August 21, 2019

Is There a Better Exit Strategy Than Death?—Part II: The Interviews: Anonymous—”Just when I thought I was out, they pull me back in.”[1]

Editor’s Note: This article appeared in the September 2014 issue of The Colorado Lawyer. This is the final part of a 5-part series on Legal Connection. Click here for Part 1, click here for Part 2, click here for Part 3, and click here for Part 4.

By Ronald M. Sandgrund, Esq., InQ.

InQ: Anonymous is a well-respected litigation lawyer who has toiled at the bar for more than thirty-five years. About a year ago, this lawyer told me excitedly how she had arranged to retire in 2014, and about the many passions she was set to pursue come that golden day. Everyone in her life was on board and the smoothly planned transition was set to begin January 1. However, despite all her planning, the earnest cooperation of her partners, and the support of her family and friends, unexpected road blocks cropped up, driven in large part by her law firm’s sudden recognition that it needed her litigating and managerial talents for a while longer—although how much longer remains unclear. Anonymous did note the following in passing to me in an e-mail:

AnonAnonymous: I suspect the article will have its critics—the ones who die sitting at their desks, thinking that anyone who doesn’t is a coward.

InQ: Anonymous promised me that her exit strategy would not involve her desk.

Conclusion

This article examined what a handful of lawyers had to say about exploring exit strategies in their own lives. Some common themes emerged. First, greater fulfillment likely is waiting for you beyond the “Exit” sign, whenever you might choose to go through that door. Second, “marry well,” meaning, find a significant other who shares your life’s vision and supports your efforts to find contentment. Of course, some of us prefer to fly solo, and there is no reason these folks cannot be equally fulfilled. Finally, don’t “live large”; moderate your accumulation of material things and unnecessary debt, so that you are freer to change your trajectory, reprioritize your life, and find even greater happiness.

Epilogue

InQ: Brian, tell us a little bit about yourself?

BrianCBrian C.: I am 12 and in sixth grade.

InQ: What do you think a lawyer should do who has spent four years in college and three years in law school, and who has been a lawyer for several years, but who then realizes that he or she doesn’t really like being lawyer?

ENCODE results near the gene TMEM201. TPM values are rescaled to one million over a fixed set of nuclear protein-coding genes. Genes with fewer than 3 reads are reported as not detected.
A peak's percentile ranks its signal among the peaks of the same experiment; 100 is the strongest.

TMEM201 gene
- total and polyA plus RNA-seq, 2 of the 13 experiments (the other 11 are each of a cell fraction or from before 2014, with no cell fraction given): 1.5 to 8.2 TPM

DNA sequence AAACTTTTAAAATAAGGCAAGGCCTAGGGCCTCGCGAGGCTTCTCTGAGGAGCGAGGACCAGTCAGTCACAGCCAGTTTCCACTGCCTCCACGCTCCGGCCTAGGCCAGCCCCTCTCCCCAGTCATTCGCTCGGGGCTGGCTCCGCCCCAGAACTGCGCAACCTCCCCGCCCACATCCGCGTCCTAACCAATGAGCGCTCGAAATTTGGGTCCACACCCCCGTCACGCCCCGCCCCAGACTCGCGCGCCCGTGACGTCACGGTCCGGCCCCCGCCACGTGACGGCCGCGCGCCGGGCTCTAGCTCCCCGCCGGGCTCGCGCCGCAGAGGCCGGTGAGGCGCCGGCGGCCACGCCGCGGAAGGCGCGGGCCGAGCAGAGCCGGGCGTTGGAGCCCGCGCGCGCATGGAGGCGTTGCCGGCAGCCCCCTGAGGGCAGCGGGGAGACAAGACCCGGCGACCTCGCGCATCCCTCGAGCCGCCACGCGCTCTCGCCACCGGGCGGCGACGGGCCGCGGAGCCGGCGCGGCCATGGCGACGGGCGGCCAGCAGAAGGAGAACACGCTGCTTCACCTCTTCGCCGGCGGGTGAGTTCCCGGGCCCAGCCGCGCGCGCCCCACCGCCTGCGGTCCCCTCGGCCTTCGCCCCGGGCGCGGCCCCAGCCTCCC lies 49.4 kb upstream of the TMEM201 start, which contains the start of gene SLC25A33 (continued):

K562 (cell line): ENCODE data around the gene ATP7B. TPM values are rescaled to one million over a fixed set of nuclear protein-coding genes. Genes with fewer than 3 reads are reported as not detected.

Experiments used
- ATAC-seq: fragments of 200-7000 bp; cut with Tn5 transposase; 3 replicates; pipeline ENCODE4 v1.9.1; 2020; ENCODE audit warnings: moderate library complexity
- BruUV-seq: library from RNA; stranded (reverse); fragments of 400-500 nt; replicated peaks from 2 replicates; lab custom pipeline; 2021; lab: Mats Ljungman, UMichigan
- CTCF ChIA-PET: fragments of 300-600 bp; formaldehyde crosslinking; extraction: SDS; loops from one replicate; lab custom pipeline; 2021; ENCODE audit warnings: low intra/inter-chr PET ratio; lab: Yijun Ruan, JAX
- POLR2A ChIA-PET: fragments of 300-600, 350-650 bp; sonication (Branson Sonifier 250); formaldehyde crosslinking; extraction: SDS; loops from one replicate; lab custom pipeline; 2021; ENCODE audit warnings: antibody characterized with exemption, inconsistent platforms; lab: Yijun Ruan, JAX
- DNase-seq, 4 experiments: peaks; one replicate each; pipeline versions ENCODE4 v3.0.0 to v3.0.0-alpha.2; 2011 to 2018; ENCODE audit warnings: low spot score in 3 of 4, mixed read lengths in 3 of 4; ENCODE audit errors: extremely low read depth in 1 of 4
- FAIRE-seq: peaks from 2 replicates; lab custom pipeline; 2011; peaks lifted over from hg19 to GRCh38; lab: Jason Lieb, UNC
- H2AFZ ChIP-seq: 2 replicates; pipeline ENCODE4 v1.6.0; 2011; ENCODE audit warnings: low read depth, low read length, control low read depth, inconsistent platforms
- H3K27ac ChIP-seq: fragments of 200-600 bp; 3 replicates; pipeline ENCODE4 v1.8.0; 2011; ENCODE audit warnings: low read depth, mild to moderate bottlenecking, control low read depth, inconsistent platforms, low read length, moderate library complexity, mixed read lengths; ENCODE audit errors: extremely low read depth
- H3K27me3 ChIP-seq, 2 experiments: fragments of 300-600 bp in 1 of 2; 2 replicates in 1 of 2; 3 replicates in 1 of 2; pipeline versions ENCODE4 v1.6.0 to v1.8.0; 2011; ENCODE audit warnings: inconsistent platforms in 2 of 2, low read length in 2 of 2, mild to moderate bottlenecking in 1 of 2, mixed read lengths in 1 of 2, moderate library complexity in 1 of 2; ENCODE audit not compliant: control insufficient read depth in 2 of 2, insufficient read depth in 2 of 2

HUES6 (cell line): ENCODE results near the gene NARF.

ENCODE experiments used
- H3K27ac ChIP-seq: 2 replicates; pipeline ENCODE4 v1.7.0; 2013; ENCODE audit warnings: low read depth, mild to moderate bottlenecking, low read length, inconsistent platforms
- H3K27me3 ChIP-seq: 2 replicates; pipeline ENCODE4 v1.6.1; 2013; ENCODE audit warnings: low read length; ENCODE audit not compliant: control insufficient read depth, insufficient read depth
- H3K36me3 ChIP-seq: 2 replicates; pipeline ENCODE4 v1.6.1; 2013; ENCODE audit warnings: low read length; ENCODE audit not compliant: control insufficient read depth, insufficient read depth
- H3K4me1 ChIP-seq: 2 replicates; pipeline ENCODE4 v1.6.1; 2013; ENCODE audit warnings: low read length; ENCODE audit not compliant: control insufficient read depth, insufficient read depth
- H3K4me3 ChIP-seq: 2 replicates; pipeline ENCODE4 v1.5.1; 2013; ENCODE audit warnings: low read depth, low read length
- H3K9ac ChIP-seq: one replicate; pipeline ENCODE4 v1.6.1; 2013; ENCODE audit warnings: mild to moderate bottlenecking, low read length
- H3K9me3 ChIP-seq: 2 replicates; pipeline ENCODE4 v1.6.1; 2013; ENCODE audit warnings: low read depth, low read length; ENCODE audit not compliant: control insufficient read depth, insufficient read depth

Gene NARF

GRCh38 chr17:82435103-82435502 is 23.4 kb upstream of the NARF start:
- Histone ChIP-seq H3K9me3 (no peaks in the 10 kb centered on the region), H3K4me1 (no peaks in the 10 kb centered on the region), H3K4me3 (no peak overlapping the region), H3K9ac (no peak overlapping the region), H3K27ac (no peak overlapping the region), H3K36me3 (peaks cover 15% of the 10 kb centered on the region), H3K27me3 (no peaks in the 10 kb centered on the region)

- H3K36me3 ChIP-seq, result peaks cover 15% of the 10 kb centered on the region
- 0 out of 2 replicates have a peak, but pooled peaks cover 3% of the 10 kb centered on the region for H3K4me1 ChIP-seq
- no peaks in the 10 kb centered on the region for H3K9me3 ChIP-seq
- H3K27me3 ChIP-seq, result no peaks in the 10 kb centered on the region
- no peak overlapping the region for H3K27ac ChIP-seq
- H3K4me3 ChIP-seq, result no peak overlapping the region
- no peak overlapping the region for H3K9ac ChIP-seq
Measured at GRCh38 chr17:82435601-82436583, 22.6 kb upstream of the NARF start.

Brian C.: Well, maybe before going to law school, they studied something else—maybe they could switch to that.

InQ: But what if they’ve been practicing ten to fifteen years, and they’ve bought a big house that they owe a lot of money on and they’ve had a couple kids, and they still owe money for law school loans. If they switched jobs, they would probably make a lot less money and would have to give up the house, and their kids might have to move away from their friends and not be able to take fun vacations like they used to.

Brian C.: They need to take a job where they will be happy. A house or nice vacations only make you happy for a little while, but having a job you like has a big impact. Your job should be fun, and you do better at a job you enjoy. If you are an unhappy lawyer, I think you will not be a good lawyer.

InQ: What do you mean by happy? What is happiness?

Brian C.: Being liked and loved.

InQ: Is there anything about your parents’ jobs that you don’t like?

Brian C.: Well, my dad is gone for two weeks, then home for two to four weeks, then gone again. That’s his schedule.

InQ: How does that work for you?

Brian C.: It’s okay. I see him on Skype, which is fun. It’s hard when he misses a big event or a holiday. Like this past Easter. He wasn’t home, so we just acted like it was a regular day.

InQ: What if you were the mommy or daddy who was the lawyer, and you were going to take a new job, and this meant losing all the things we just talked about—the house, the vacations, and so on. How would you explain this to your kids?

Brian C.: I’d just tell them that we’re starting over—that things will be different, but that there always are fun things to do in the world. They can still see their old friends and they’ll make new friends.

InQ: I hear that you played in five tournament baseball games this past weekend. What if you had to give up tournament baseball as part of your parent’s job change? How would you react?

Brian C.: I would try to act nice and understanding. I know they would not want me to have to give up tournament baseball, but they had no choice because they don’t like their job. I don’t want them to be doing something every day they do not like. We can still have fun.


[1] Michael Corleone,Godfather Part III.